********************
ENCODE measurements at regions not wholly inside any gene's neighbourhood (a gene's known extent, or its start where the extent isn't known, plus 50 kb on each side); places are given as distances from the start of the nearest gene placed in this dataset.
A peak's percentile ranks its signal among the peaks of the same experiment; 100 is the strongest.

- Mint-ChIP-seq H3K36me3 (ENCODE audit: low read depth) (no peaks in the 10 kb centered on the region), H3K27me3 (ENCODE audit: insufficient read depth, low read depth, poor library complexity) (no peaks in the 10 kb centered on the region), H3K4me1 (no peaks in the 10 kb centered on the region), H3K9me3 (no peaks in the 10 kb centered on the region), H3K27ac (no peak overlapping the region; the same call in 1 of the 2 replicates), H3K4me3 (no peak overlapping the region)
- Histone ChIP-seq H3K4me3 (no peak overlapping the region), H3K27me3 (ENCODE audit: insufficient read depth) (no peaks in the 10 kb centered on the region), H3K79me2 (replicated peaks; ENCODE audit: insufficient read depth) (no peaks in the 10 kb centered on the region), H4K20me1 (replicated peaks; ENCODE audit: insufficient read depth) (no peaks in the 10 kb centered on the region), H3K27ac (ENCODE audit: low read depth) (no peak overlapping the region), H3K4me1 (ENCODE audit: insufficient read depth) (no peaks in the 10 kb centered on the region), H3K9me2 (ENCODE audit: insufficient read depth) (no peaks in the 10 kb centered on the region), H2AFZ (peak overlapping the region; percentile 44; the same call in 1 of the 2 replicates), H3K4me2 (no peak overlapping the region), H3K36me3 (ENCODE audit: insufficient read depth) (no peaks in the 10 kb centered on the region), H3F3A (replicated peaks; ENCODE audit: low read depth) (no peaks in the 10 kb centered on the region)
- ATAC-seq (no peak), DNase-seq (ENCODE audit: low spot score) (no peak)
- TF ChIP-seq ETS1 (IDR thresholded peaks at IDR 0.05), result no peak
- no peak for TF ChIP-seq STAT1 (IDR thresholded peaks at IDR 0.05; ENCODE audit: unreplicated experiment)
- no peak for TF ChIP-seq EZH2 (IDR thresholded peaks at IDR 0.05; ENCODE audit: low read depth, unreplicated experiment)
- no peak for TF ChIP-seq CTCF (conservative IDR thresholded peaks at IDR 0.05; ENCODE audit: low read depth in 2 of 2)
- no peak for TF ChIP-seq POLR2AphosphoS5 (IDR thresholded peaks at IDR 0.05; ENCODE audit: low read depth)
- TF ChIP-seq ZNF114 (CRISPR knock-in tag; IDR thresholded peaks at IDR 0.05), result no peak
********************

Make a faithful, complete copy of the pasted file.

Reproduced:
ENCODE measurements at regions not wholly inside any gene's neighbourhood (a gene's known extent, or its start where the extent isn't known, plus 50 kb on each side); places are given as distances from the start of the nearest gene placed in this dataset.
A peak's percentile ranks its signal among the peaks of the same experiment; 100 is the strongest.

- Mint-ChIP-seq H3K36me3 (ENCODE audit: low read depth) (no peaks in the 10 kb centered on the region), H3K27me3 (ENCODE audit: insufficient read depth, low read depth, poor library complexity) (no peaks in the 10 kb centered on the region), H3K4me1 (no peaks in the 10 kb centered on the region), H3K9me3 (no peaks in the 10 kb centered on the region), H3K27ac (no peak overlapping the region; the same call in 1 of the 2 replicates), H3K4me3 (no peak overlapping the region)
- Histone ChIP-seq H3K4me3 (no peak overlapping the region), H3K27me3 (ENCODE audit: insufficient read depth) (no peaks in the 10 kb centered on the region), H3K79me2 (replicated peaks; ENCODE audit: insufficient read depth) (no peaks in the 10 kb centered on the region), H4K20me1 (replicated peaks; ENCODE audit: insufficient read depth) (no peaks in the 10 kb centered on the region), H3K27ac (ENCODE audit: low read depth) (no peak overlapping the region), H3K4me1 (ENCODE audit: insufficient read depth) (no peaks in the 10 kb centered on the region), H3K9me2 (ENCODE audit: insufficient read depth) (no peaks in the 10 kb centered on the region), H2AFZ (peak overlapping the region; percentile 44; the same call in 1 of the 2 replicates), H3K4me2 (no peak overlapping the region), H3K36me3 (ENCODE audit: insufficient read depth) (no peaks in the 10 kb centered on the region), H3F3A (replicated peaks; ENCODE audit: low read depth) (no peaks in the 10 kb centered on the region)
- ATAC-seq (no peak), DNase-seq (ENCODE audit: low spot score) (no peak)
- TF ChIP-seq ETS1 (IDR thresholded peaks at IDR 0.05), result no peak
- no peak for TF ChIP-seq STAT1 (IDR thresholded peaks at IDR 0.05; ENCODE audit: unreplicated experiment)
- no peak for TF ChIP-seq EZH2 (IDR thresholded peaks at IDR 0.05; ENCODE audit: low read depth, unreplicated experiment)
- no peak for TF ChIP-seq CTCF (conservative IDR thresholded peaks at IDR 0.05; ENCODE audit: low read depth in 2 of 2)
- no peak for TF ChIP-seq POLR2AphosphoS5 (IDR thresholded peaks at IDR 0.05; ENCODE audit: low read depth)
- TF ChIP-seq ZNF114 (CRISPR knock-in tag; IDR thresholded peaks at IDR 0.05), result no peak